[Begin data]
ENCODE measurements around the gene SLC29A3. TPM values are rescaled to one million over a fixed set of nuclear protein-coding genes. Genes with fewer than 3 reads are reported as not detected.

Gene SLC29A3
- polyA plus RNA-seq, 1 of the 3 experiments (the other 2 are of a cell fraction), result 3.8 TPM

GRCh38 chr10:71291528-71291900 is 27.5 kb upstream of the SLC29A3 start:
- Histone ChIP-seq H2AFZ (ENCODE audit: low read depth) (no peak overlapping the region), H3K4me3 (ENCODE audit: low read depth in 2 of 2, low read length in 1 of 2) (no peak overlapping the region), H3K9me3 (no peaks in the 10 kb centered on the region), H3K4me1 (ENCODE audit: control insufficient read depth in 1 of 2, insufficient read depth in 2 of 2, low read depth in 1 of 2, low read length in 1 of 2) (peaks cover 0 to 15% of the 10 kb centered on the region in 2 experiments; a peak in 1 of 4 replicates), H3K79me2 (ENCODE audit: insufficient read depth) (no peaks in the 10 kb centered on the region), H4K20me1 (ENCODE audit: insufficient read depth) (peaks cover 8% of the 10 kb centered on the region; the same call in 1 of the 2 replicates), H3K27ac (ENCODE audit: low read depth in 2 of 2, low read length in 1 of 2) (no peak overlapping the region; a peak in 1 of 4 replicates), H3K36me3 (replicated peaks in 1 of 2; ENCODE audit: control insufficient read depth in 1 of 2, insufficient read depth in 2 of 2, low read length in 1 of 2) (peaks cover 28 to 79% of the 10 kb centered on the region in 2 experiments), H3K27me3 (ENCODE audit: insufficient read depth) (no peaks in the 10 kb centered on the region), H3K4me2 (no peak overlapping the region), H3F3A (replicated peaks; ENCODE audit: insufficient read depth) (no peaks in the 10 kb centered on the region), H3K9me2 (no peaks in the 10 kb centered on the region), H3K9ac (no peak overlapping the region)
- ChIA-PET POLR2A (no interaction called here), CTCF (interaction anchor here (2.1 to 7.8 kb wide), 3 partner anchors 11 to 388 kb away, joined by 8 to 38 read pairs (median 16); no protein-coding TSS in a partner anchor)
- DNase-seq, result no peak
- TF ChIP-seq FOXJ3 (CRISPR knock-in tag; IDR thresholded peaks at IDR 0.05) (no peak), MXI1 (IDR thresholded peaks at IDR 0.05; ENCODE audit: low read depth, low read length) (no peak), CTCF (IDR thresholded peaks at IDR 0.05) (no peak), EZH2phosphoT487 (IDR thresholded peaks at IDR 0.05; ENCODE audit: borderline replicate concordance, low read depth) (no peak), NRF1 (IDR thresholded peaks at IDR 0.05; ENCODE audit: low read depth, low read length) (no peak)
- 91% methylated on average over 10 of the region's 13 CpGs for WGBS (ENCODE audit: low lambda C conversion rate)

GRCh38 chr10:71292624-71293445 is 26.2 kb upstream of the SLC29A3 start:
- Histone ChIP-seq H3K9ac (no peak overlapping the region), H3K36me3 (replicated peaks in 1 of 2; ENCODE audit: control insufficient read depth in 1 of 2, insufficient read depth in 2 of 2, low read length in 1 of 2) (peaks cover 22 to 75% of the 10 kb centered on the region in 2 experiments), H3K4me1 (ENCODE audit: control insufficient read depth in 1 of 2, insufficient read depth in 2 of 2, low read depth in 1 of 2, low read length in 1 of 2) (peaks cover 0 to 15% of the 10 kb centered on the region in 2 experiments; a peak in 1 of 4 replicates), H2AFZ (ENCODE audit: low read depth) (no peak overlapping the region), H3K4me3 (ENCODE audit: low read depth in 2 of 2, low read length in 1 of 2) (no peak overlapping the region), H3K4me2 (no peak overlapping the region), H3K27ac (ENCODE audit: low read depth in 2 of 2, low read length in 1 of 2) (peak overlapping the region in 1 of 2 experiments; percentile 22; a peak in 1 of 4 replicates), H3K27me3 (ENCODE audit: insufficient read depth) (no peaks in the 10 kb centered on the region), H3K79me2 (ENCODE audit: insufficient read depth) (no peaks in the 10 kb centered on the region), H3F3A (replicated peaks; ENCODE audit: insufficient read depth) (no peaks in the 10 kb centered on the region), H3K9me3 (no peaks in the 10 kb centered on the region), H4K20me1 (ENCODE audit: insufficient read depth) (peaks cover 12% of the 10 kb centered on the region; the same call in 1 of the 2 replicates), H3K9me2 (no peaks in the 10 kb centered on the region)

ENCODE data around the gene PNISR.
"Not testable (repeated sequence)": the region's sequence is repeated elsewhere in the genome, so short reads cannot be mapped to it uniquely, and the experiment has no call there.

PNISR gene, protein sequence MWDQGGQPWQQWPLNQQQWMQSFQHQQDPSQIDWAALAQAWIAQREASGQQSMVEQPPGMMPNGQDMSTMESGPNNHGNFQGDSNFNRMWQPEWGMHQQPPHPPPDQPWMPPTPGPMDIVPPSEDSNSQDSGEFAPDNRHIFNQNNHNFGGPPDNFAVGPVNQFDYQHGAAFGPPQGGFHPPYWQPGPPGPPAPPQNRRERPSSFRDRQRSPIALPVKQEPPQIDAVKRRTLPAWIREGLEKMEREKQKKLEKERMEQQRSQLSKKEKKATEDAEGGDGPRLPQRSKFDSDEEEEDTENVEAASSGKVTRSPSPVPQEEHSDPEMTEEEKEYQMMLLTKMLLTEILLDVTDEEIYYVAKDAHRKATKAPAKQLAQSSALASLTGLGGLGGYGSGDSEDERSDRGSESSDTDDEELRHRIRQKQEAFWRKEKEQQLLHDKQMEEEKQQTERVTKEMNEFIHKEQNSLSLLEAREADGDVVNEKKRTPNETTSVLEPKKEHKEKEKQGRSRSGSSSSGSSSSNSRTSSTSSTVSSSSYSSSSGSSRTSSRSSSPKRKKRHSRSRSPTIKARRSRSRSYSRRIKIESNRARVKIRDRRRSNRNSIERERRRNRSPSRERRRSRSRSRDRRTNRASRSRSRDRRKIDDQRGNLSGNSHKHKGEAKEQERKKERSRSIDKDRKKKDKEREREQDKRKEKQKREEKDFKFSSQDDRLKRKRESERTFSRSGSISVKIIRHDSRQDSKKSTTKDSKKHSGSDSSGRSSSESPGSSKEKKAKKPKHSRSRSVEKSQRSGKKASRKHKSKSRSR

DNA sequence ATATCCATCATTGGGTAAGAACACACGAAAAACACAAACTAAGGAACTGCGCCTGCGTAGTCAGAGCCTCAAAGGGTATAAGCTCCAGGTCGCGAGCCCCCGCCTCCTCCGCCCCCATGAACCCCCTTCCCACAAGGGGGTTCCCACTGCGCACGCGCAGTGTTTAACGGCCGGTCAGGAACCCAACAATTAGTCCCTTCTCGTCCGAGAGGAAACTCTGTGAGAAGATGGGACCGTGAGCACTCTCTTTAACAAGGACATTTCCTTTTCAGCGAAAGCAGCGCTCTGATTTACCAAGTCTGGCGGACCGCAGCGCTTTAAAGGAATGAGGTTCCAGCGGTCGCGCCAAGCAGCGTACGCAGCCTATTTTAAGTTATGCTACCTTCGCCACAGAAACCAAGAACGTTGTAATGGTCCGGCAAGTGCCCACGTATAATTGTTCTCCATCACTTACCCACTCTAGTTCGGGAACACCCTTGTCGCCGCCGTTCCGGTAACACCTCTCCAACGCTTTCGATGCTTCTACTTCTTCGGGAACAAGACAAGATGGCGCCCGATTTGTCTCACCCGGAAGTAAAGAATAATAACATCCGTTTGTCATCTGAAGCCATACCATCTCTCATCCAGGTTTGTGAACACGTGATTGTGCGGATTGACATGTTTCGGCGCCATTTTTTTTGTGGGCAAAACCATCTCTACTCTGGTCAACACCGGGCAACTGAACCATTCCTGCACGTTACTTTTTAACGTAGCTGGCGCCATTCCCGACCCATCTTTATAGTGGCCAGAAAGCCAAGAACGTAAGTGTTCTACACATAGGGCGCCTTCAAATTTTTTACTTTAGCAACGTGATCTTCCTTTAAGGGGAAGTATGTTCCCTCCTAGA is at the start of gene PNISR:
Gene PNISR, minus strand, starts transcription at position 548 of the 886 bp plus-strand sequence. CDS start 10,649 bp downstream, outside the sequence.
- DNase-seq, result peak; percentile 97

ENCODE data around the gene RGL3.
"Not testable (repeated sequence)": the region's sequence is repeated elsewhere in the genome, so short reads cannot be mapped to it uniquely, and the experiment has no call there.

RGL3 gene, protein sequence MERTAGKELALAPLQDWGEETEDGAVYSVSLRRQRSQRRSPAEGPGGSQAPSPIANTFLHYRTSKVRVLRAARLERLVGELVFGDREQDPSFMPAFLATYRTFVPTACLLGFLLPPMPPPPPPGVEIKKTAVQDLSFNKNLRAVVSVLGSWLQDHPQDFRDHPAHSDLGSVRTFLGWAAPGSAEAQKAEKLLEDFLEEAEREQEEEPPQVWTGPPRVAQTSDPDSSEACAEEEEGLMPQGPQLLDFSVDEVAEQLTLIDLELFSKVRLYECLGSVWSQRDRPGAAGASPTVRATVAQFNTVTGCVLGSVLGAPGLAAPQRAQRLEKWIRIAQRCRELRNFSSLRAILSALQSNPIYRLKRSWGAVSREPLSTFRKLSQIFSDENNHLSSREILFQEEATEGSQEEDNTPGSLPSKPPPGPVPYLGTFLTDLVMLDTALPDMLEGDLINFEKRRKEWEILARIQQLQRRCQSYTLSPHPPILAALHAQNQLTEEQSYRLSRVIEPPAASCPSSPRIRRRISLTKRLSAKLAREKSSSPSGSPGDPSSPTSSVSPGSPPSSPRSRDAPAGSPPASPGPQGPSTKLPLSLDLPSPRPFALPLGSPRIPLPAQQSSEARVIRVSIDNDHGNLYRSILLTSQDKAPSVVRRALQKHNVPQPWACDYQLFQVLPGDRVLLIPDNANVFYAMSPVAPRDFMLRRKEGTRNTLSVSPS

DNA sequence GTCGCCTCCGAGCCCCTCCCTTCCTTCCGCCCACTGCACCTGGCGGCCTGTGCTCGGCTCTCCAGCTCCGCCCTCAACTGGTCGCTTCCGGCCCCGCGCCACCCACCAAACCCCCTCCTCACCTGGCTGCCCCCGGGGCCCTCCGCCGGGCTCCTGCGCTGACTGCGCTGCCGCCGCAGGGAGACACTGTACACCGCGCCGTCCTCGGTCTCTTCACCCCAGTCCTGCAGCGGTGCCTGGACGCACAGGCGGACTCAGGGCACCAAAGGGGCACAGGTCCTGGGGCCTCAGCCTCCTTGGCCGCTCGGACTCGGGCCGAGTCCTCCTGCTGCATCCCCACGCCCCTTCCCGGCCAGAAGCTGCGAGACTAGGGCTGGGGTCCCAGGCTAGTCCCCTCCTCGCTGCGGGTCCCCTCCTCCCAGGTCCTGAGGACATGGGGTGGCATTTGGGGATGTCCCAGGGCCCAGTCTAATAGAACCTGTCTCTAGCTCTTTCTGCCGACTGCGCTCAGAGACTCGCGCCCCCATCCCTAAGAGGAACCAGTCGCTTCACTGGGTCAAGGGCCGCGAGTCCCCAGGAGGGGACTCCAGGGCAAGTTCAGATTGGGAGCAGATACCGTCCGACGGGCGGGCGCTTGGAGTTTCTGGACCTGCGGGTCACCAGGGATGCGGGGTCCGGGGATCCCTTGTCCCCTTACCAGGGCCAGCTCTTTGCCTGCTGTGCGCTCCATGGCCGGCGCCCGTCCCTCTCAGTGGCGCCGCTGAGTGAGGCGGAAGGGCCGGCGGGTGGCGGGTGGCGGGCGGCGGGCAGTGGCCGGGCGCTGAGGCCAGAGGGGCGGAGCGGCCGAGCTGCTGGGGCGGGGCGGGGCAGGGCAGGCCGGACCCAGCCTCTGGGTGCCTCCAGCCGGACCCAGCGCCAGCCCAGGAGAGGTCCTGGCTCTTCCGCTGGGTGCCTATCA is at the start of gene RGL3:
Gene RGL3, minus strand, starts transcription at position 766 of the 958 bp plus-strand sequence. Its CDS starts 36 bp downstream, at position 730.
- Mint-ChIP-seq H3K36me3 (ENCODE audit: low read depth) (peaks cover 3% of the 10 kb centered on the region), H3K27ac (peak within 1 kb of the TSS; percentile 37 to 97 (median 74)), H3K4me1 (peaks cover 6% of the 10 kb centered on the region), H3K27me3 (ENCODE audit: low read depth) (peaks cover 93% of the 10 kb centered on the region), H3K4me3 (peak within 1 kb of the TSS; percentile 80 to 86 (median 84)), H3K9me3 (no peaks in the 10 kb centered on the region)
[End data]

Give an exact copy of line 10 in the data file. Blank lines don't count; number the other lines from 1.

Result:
GRCh38 chr10:71292624-71293445 is 26.2 kb upstream of the SLC29A3 start: